3. Advice: What’s that you say? You once met a child and feel that you are now on a level with Robert Winston? Super! I would love your advice; please give it to me, and do make sure that it’s as longwinded, irrelevant and patronising as possible. CHEERS!

4. Sleeping: I have come to accept that sleep deprivation is my reality now. I try to cover it with make up but underneath my face will tell you how little I have slept. To the naive pre-pregnancy me who thought that I didn’t sleep well, man up!

5. Elevators and stairs: I can’t just run up the stairs of escalators in the supermarket or car park anymore, I must take the lift with the buggy. And that means dealing with total arse holes who don’t need to be in a lift but are too lazy to take the escalator. So I end up getting crammed into a lift with 6 other people who believe that they can touch Savannah and give me advice.

6. Leaving the house: I have got better at this, but I am still nowhere near organised when I leave the house. I leave the changing bag in the car as it is less to carry down the four flights of stairs, but that tends to result in me changing her nappy later on and finding that she’s done the world’s biggest poo and I have one single wipe left, or worse, no nappies or clothes to change her into. I tend to walk around the house quickly cramming things like stuffed bunnies, teething gel and phones into my coat pocket only to get downstairs and realise I’ve forgotten my keys or sunglasses.

7. One handed typing: This is ok for me, it enables me to keep contacting people and writing this blog. However, I feel that is less than ok for the people that have to read it. A combination of misspelt words that haven’t been noticed or have been auto – corrected by my phone and Savannah’s flailing fingers result in a garbled message that even I can’t decipher.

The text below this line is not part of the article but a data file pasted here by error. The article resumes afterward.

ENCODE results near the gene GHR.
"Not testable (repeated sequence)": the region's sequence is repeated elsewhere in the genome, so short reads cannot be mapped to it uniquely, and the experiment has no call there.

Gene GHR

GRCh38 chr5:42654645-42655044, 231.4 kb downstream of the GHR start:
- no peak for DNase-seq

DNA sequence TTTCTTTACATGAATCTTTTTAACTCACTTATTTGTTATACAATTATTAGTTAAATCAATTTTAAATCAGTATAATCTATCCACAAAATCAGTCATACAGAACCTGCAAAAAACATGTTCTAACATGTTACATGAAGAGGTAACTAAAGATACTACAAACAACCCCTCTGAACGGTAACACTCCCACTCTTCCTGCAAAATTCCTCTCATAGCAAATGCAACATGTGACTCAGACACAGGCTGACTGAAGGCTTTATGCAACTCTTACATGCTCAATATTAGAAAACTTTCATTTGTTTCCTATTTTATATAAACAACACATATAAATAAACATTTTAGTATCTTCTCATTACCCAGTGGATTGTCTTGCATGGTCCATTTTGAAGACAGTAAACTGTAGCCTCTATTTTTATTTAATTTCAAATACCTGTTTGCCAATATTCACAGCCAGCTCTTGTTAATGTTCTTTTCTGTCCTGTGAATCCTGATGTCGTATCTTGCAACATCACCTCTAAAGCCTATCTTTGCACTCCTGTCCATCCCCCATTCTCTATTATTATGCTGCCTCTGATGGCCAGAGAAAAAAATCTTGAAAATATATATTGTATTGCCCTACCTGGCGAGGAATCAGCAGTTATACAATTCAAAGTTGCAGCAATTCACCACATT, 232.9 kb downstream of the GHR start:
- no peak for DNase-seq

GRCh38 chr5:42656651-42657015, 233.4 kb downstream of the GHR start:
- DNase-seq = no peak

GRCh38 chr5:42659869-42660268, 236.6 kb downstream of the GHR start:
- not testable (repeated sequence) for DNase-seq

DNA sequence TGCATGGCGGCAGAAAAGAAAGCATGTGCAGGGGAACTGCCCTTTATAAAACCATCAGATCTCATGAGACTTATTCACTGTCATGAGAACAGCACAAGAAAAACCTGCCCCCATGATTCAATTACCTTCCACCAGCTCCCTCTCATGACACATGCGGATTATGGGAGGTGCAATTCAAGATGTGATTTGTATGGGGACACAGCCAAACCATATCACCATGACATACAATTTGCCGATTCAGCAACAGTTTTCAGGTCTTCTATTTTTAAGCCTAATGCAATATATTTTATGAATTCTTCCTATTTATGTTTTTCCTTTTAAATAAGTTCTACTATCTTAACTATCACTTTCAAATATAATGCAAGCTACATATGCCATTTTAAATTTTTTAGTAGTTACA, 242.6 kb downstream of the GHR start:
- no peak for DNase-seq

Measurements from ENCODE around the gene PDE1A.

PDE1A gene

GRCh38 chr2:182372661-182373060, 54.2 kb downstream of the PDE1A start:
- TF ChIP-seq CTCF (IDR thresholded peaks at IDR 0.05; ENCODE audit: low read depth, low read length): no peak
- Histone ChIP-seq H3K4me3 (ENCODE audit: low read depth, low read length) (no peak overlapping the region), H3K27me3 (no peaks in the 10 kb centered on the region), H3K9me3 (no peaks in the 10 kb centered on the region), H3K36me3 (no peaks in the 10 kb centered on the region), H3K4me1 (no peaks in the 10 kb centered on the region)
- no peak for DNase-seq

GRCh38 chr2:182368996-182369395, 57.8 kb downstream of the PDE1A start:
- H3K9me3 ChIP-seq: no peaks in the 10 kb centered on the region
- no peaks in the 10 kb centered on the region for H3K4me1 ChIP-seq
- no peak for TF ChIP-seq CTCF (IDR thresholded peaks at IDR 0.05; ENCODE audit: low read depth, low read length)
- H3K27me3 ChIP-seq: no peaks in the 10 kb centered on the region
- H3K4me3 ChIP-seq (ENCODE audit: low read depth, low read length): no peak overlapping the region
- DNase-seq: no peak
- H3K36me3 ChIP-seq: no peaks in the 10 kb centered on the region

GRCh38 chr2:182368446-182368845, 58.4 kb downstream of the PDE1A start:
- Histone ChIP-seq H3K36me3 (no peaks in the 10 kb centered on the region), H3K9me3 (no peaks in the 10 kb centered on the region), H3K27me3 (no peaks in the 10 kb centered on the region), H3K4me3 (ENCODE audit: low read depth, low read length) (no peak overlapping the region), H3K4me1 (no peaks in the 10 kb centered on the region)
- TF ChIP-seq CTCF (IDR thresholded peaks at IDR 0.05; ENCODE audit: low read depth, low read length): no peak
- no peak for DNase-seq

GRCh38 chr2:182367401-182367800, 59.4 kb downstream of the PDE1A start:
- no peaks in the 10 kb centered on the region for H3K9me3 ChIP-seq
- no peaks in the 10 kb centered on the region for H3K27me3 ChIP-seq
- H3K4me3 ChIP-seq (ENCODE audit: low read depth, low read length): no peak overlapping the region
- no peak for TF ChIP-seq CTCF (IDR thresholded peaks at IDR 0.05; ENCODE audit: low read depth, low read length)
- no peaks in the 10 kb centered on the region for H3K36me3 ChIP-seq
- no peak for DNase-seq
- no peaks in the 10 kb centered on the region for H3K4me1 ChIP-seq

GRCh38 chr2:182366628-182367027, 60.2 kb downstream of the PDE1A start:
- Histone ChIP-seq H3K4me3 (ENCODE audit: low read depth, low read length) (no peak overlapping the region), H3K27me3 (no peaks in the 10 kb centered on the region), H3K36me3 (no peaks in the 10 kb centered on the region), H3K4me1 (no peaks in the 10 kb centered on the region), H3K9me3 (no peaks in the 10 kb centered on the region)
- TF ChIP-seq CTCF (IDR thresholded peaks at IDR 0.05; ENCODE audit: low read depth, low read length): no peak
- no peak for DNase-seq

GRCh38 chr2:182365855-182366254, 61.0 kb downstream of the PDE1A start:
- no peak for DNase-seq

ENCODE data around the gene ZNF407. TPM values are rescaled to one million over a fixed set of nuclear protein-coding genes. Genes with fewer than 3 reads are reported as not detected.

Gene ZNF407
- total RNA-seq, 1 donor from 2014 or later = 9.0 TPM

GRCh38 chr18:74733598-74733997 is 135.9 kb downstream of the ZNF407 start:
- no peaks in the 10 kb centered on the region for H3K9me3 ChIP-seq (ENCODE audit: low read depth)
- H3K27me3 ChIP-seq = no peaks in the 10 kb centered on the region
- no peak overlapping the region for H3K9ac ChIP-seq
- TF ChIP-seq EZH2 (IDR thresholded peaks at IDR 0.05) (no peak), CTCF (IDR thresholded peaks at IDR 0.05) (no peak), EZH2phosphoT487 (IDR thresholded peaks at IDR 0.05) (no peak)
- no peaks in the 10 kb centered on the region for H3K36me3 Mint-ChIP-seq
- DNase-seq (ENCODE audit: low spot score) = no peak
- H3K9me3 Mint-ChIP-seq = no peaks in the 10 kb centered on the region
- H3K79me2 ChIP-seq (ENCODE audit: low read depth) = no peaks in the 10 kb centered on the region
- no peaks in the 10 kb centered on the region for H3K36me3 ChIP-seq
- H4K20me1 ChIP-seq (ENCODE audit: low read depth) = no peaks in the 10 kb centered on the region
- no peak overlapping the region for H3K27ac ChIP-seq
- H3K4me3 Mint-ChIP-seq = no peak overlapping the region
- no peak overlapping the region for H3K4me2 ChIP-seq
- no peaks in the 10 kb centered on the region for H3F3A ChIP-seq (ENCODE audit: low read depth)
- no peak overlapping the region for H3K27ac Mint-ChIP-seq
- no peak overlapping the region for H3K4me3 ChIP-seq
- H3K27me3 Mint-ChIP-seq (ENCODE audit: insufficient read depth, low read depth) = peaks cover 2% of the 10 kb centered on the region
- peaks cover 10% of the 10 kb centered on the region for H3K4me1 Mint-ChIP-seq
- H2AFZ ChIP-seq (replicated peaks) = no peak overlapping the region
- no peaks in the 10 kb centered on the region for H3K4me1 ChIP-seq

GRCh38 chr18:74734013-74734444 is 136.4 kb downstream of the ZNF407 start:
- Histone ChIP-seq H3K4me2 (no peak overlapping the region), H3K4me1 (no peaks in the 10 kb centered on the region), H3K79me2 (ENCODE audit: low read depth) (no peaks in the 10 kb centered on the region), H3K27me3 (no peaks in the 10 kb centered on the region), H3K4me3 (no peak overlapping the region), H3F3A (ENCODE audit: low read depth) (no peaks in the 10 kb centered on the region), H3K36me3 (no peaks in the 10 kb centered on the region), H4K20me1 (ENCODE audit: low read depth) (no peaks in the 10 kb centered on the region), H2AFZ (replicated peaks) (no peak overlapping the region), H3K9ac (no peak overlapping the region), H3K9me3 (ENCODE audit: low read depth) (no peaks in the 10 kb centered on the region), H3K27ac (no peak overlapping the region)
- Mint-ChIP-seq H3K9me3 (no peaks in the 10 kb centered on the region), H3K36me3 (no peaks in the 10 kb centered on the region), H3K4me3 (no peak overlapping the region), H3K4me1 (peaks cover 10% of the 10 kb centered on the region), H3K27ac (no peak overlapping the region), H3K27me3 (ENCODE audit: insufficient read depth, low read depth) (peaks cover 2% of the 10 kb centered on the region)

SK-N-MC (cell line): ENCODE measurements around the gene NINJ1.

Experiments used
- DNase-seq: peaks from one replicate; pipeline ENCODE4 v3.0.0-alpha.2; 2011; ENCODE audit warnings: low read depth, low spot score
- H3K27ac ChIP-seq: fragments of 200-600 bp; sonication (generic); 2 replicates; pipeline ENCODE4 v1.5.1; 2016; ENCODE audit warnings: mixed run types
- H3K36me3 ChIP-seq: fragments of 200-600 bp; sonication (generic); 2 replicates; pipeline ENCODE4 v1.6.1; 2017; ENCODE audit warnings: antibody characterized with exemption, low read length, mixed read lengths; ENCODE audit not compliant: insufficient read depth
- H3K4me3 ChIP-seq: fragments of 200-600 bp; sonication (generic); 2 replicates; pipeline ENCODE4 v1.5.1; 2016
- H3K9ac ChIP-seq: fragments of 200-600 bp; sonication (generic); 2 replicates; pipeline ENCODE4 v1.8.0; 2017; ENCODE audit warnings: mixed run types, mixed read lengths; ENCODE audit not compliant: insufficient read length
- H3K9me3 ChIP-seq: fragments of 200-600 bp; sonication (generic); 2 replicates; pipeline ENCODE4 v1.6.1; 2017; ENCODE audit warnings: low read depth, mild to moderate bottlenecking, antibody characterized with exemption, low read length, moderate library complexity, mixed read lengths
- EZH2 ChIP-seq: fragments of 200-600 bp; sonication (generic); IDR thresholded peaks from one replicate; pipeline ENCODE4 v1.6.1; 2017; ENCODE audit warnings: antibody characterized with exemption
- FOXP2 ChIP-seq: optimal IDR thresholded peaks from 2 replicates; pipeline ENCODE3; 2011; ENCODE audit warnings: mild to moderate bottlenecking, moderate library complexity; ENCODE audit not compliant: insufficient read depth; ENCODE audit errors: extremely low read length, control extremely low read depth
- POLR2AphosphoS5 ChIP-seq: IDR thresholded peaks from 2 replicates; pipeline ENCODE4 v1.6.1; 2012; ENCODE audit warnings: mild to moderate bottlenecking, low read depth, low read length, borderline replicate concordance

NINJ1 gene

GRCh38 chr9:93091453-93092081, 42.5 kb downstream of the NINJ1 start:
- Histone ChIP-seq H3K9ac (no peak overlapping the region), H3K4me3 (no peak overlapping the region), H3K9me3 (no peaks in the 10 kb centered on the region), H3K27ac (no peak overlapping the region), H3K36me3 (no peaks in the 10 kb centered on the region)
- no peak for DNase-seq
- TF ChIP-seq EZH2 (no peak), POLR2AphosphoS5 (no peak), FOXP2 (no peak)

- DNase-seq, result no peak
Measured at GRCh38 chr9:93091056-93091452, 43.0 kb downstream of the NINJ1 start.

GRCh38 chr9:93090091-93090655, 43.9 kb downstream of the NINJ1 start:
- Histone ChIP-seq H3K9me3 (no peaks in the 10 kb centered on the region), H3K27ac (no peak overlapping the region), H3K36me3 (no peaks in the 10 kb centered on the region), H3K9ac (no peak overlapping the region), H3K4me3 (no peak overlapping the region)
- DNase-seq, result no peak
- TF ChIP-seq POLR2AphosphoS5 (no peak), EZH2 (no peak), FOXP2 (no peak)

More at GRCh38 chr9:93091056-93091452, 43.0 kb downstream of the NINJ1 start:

8. A different type of liquid life: I’m not talking about wine and the adult drinks I used to have. No, this is the sick, dribble, poo, pee and milk life that I now seem to be in the middle of. One or two of these liquid delights will make its way onto, or sometimes into, my clothes at least once a day and will result in someone pointing out that I have something in my back, in my hair or on my face.

9. My hair: It took me years to get my hair to be this long, and yet now it lives in a bun on top of my head as otherwise it is pulled and or chewed by small child. It’s a shame as being pregnant with her made it grow this thick and long and it was all for nothing now. It is starting to fall out anyway, but the clumps I find in her hands don’t help. And I so rarely get to wash and dry it that even if I could wear it down it would presumable just be a mess of matted dry shampoo.

10. Tv: I know the words to almost every Disney junior song and the storyline to every episode… Need I say more?

11. Food: I rarely get to eat a hot meal, and when I do it is cut up into small pieces by the nearest adult so I can attempt to eat it whilst feeding.

12. Frump: As I am still nursing I am still wearing nursing bras which is a shame as they are so frumpy and uncomfortable. I also have to wear one to bed to avoid waking up in a Cravendale dairy, something I will be glad to out behind me when she does stop needing feeds at night.

I could go on and on listing, but I think I would depress myself when I should be thinking about how lucky I am! Admittedly I am not the 25 year old I once thought I would be. I don’t have a job, I’m not working my way up a good company, I am not out all the time and I never did do a year away. I don’t go out for dinners and drinks with friends and can’t just go out doing what I want. Instead I opted for this life which luckily has enough rewards to outweigh the moans. I am more accepting of my flaws as a young adult because I know that I am a parent and so allowed to be a bit more scatty, but I can’t help but occasionally be envious by comparing myself to my single, childless friends of the same age who are working or travelling, and don’t need to plan their days or even weekly shops around feeding or changing, and who aren’t the parent to a completely dependant being. But the more I think about it the more convinced I am that this is the perfect adult life for me. I wouldn’t want to be dating or trying as hard to meet and keep a man as some have to, and although I don’t sleep a lot, when I do, I wake up next to a beautiful little girl and I can stay there past 8am as I don’t have to rush to work. I don’t have to take public transport or out makeup on, and Savannah won’t complain if I smell or if my eyebrows meet in the middle. Besides, it’s too late to do anything about it now anyway; there’s no sending her back!!